Most of the DMT flamenco-based interventions were carried out in the free movement segment within the sessions where there were improvisations of flamenco movements accompanied by the recorded music of Camaron, Solo Compas, and Enrique Morente. On some occasions, after a closing verbalization, the group improvised, moving to various flamenco rhythms, like tangos, solea, rumba, and so on, by forming a “flamenco group” where each individual entered into the center of the group and danced. Reinforcing “jaleos” were used, that is, each person who entered the center of the group received from the other patients a word to bolster their self-esteem, such as “Ole!,” “You are beautiful!,” “How brave you are!,” and “You are so worthy!”
Jaleos are part of the flamenco culture; participants encourage and celebrate the dance of each one in the group’s center. There are infinite expressions in jaleos, which are said following the beat and express respect for the performance. The jaleos were so effective that in one of the groups it was used as a farewell ritual for almost a year of therapy. This was done with the aim of helping the process of internalization and to verbally share moments that had happened in the round of “jaleos.” In these improvisations, the movement patterns were extended. We began to realize how important it was for the identity and self-esteem of the participants that they receive a compliment, a show of affection, admiration, and so on.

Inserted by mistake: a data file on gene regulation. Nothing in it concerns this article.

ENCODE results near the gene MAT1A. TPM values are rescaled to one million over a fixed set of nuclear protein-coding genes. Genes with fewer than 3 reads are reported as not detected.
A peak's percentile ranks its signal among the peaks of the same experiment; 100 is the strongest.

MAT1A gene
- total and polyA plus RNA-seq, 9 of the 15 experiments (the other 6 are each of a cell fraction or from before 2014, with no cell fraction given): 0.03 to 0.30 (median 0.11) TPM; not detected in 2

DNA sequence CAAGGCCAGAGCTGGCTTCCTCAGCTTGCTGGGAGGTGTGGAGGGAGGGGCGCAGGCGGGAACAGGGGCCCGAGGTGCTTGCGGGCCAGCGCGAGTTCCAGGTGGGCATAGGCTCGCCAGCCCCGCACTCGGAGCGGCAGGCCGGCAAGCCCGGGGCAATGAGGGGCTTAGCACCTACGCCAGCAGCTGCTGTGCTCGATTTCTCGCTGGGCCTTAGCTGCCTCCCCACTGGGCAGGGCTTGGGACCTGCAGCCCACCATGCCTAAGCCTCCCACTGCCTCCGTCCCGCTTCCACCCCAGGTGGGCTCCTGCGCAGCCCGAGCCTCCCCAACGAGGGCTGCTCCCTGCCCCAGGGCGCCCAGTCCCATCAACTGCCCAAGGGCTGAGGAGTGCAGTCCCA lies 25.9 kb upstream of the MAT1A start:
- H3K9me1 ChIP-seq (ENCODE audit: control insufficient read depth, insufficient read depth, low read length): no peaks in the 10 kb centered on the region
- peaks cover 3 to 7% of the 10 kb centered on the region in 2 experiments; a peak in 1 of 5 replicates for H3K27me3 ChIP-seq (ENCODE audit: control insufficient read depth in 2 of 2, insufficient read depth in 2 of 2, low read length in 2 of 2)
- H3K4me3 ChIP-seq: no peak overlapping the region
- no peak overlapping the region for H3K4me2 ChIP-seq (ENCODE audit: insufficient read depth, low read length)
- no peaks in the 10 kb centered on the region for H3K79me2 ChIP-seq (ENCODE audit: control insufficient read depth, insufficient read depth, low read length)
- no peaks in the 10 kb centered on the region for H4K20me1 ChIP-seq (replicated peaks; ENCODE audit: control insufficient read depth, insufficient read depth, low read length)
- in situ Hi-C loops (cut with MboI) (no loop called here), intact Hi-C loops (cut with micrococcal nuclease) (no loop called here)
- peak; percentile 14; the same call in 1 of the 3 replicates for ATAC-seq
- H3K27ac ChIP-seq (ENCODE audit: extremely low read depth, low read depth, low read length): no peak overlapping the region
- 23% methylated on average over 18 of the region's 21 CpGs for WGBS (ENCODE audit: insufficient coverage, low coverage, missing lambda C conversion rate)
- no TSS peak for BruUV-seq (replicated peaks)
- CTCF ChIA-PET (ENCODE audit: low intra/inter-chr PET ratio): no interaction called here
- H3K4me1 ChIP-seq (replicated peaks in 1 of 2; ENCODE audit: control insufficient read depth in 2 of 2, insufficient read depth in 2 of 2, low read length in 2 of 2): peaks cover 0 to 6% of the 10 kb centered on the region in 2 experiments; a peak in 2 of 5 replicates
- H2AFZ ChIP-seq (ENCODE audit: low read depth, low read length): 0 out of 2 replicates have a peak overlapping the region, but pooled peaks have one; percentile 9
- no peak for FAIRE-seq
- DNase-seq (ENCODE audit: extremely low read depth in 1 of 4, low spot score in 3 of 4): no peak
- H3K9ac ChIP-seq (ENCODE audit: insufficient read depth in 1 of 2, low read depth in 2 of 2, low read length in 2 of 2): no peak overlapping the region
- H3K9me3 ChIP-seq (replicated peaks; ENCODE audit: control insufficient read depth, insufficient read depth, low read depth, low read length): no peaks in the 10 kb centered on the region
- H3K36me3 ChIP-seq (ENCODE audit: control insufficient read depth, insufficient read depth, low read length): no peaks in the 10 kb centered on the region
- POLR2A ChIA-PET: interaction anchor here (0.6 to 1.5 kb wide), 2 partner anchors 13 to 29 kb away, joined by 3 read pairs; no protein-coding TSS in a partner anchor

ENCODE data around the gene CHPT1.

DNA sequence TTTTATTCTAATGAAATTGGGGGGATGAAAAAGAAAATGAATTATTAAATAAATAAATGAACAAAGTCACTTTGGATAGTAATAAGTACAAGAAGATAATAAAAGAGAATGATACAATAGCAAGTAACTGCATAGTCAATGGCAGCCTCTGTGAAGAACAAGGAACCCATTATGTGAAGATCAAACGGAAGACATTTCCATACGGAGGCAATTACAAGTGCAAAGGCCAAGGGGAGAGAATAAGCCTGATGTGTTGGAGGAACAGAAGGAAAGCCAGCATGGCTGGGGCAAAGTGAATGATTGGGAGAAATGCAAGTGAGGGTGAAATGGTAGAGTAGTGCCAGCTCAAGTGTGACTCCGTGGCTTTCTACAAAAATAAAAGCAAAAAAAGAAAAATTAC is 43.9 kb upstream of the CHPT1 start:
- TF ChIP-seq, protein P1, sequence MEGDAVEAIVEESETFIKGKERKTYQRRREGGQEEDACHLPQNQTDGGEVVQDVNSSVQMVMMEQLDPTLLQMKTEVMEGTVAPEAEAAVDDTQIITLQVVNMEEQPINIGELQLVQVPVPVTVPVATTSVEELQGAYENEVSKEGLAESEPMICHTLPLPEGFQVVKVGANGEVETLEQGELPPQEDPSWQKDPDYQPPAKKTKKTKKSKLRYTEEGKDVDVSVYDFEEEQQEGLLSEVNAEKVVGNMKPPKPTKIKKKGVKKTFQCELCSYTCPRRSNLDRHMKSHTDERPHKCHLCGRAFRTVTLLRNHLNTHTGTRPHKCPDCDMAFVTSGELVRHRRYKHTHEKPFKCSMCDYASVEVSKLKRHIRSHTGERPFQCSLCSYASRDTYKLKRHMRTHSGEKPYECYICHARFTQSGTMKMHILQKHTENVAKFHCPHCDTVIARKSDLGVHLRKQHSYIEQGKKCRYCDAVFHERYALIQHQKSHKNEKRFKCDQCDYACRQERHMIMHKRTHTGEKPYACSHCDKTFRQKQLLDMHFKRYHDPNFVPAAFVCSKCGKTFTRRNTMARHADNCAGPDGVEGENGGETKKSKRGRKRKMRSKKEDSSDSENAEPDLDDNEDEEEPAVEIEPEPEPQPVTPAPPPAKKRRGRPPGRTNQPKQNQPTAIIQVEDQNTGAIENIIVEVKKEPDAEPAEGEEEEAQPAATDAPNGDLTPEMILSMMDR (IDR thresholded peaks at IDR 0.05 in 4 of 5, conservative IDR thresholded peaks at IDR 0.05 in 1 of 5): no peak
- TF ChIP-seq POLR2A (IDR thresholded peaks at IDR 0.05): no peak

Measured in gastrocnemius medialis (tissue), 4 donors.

The work was progressive, moving from a simpler to an advanced use of space, body, and timing-rhythm. Here is the progression we followed:
- • Perform exercises to basic flamenco rhythms (clapping, foot tapping on the floor, beat-palm combination, and so on) toward the creation of a common rhythm (group cohesion).